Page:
For long, two standard bodies, WHATWG and W3C have collaborated for the development of HTML. W3C has been around longer but due to the slow pace of development of HTML, WHATWG was devised which helped in speeding up the entire process. However, now the two bodies are splitting up and will no longer collaborate on HTML development together.
There was a time when W3C nearly gave up on HTML development and it was precisely the time when WHATWG came into action. WHATWG stands for Web Hypertext Application Technology Working Group whereas W3C is the very well-known World Wide Web Consortium.
Ever since 2004, WHATWG was the main development force behind HTML and its efforts were so significant that WHATWG specification was adopted by W3C as the standard of HTML5. But there have been fundamental differences in the approaches of the two bodies.
WHATWG working on a living HTML standard:
WHATWG has been hailed for its speedy procedures whereas W3C is known for its rather slow pace. This is probably the chief contention that has now resulted in a break-up between the two. From now on, WHATWG will be developing HTML5 and evolving it further by integrating newer technologies over time. The version released by WHATWG will be called a ‘living standard’ for HTML. Naturally, we can expect that the pace of HTML5 development will increase significantly now that WHATWG has one less beaurucracy to worry about.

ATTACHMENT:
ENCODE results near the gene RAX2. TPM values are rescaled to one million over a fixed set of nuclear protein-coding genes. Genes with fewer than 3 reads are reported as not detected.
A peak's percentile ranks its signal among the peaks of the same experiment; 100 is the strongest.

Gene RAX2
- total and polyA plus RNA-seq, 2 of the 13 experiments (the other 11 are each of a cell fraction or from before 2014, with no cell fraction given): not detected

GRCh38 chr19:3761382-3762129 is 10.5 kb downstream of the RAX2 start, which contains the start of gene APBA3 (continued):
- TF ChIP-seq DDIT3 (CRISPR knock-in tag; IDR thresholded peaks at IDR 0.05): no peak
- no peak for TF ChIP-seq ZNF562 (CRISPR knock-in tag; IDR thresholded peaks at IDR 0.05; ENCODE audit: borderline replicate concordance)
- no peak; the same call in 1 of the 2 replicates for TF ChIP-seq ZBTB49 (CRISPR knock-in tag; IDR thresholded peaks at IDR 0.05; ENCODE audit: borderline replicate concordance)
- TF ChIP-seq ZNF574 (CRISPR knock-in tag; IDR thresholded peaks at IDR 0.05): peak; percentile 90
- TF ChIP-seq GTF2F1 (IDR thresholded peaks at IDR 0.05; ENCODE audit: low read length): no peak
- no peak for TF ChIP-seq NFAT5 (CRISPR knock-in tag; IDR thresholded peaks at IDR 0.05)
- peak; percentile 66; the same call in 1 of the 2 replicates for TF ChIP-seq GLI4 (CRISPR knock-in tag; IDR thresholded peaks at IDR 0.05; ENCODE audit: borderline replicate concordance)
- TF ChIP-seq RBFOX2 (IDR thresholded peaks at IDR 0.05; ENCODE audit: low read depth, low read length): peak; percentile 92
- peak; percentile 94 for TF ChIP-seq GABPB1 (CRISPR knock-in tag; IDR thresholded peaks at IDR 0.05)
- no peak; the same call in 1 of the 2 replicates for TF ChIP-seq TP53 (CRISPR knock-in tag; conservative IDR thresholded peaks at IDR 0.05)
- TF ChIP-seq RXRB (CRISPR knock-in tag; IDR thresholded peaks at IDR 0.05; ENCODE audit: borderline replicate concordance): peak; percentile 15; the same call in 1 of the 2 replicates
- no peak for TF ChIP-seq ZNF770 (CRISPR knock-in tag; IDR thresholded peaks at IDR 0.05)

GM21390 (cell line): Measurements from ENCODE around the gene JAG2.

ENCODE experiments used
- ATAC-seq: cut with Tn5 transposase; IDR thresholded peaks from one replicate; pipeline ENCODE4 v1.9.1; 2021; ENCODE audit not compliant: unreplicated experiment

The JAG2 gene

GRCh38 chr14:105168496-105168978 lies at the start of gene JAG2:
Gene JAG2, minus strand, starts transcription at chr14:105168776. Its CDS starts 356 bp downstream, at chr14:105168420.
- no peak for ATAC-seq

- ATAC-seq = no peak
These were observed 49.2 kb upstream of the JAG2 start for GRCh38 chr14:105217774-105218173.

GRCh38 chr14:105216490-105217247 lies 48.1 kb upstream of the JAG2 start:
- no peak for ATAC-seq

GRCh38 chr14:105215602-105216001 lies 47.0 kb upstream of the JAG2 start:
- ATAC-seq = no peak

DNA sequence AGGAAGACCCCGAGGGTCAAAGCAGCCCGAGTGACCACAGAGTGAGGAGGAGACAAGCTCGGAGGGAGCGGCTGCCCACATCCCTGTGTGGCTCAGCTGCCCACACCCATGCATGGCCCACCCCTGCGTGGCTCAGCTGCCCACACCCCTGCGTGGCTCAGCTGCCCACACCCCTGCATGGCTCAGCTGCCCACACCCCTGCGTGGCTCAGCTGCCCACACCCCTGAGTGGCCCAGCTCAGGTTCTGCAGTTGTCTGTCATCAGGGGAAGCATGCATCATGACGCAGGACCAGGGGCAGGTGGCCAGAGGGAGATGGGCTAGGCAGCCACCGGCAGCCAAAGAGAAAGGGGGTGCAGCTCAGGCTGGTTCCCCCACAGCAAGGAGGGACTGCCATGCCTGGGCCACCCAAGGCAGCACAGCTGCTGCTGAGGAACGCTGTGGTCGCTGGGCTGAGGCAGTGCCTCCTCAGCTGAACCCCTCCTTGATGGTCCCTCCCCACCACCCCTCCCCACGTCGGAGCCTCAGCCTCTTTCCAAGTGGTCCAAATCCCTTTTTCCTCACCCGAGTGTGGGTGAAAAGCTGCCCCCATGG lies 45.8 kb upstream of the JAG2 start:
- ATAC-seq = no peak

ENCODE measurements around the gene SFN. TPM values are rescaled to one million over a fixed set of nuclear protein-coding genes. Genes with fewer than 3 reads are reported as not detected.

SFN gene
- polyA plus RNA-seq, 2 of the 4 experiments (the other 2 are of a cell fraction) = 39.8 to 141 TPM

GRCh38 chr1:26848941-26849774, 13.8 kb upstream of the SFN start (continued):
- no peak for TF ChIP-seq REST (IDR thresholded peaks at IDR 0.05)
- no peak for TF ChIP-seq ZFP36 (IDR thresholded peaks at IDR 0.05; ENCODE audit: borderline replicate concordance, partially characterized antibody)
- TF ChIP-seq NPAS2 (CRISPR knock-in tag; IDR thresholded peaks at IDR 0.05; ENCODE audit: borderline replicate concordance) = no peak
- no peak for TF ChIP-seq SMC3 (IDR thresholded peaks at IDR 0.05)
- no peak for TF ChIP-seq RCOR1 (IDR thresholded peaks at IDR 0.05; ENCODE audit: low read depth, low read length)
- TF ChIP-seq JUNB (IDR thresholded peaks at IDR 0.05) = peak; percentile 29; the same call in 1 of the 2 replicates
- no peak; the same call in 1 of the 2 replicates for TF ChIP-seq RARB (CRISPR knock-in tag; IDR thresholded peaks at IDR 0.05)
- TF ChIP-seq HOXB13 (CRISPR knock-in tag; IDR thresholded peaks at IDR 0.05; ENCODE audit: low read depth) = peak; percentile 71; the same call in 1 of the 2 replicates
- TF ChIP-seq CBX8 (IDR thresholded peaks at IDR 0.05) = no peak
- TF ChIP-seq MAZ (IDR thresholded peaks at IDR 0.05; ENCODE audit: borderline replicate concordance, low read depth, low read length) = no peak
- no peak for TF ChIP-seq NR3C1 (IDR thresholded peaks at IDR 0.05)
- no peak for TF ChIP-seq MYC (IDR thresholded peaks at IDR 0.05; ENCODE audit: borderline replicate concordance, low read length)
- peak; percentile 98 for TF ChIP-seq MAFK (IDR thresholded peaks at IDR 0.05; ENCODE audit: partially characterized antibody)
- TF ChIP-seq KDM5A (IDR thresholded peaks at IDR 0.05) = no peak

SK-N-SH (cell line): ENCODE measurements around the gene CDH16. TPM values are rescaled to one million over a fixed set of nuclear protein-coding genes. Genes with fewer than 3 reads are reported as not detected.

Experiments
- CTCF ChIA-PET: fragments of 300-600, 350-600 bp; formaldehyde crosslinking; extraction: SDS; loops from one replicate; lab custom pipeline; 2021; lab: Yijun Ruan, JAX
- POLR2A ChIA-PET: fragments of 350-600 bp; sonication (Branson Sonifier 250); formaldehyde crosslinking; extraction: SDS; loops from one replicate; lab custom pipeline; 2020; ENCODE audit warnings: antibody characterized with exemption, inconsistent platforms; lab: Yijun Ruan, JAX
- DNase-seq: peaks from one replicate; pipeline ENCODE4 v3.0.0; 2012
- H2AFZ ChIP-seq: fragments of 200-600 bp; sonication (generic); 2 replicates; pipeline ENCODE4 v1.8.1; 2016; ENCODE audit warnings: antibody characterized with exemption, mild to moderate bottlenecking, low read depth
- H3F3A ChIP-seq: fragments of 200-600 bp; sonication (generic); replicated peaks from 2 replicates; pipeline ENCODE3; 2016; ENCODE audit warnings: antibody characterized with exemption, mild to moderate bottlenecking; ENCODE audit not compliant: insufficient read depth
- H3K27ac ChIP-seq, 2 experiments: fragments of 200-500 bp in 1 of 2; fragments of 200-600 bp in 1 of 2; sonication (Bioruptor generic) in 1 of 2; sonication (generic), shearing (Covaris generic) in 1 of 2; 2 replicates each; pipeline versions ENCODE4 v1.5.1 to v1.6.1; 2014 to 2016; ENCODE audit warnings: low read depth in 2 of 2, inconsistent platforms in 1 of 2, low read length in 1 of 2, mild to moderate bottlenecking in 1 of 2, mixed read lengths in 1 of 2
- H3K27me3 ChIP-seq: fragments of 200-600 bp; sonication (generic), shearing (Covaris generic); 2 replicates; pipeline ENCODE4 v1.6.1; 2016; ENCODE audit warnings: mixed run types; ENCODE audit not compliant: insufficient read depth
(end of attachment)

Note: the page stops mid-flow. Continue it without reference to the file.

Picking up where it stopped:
W3C working on a ‘snapshot’:
W3C, on the other hand, will go through a more cumbersome and slow process and will continue to create traditional standards for HTML. WHATWG terms these standards as ‘snapshots’ to their living standard.
However, the two seem to have parted on a good note, with the goal of ramping up the developmental pace of HTML. According to the editor of WHATWG specification,
“The WHATWG effort is focused on developing the canonical description of HTML and related technologies, meaning fixing bugs as we find them adding new features as they become necessary and viable, and generally tracking implementations. The W3C effort, meanwhile, is now focused on creating a snapshot developed according to the venerable W3C process. This led to the chairs of the W3C HTML working group and myself deciding to split the work into two, with a different person responsible for editing the W3C HTML5, canvas, and microdata specifications than is editing the WHATWG specification.”
However, this may pose a few problems for the developers as they will have to keep their eyes on both the living standard as well as the snapshot. But in the long-run, this may be beneficial for HTML5 itself.
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